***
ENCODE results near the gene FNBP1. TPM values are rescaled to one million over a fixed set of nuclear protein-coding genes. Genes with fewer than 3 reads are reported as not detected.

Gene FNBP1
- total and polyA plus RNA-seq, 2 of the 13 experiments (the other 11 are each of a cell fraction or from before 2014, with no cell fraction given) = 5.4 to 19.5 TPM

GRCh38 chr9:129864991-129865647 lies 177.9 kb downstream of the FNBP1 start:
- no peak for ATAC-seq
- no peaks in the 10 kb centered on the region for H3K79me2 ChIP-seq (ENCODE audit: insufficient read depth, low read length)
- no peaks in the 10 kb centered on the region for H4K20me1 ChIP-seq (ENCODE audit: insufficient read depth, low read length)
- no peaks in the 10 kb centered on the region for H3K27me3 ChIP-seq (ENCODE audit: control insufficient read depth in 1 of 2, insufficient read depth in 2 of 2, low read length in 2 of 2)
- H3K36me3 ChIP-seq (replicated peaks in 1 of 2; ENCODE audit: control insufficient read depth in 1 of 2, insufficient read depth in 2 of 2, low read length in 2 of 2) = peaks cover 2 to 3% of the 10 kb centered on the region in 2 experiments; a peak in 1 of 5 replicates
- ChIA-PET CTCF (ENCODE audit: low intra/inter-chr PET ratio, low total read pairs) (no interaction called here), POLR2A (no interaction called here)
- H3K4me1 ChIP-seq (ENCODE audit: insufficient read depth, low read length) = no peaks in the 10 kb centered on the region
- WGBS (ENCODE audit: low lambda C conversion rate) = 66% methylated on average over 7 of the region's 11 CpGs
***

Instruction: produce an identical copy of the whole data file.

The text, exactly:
ENCODE results near the gene FNBP1. TPM values are rescaled to one million over a fixed set of nuclear protein-coding genes. Genes with fewer than 3 reads are reported as not detected.

Gene FNBP1
- total and polyA plus RNA-seq, 2 of the 13 experiments (the other 11 are each of a cell fraction or from before 2014, with no cell fraction given) = 5.4 to 19.5 TPM

GRCh38 chr9:129864991-129865647 lies 177.9 kb downstream of the FNBP1 start:
- no peak for ATAC-seq
- no peaks in the 10 kb centered on the region for H3K79me2 ChIP-seq (ENCODE audit: insufficient read depth, low read length)
- no peaks in the 10 kb centered on the region for H4K20me1 ChIP-seq (ENCODE audit: insufficient read depth, low read length)
- no peaks in the 10 kb centered on the region for H3K27me3 ChIP-seq (ENCODE audit: control insufficient read depth in 1 of 2, insufficient read depth in 2 of 2, low read length in 2 of 2)
- H3K36me3 ChIP-seq (replicated peaks in 1 of 2; ENCODE audit: control insufficient read depth in 1 of 2, insufficient read depth in 2 of 2, low read length in 2 of 2) = peaks cover 2 to 3% of the 10 kb centered on the region in 2 experiments; a peak in 1 of 5 replicates
- ChIA-PET CTCF (ENCODE audit: low intra/inter-chr PET ratio, low total read pairs) (no interaction called here), POLR2A (no interaction called here)
- H3K4me1 ChIP-seq (ENCODE audit: insufficient read depth, low read length) = no peaks in the 10 kb centered on the region
- WGBS (ENCODE audit: low lambda C conversion rate) = 66% methylated on average over 7 of the region's 11 CpGs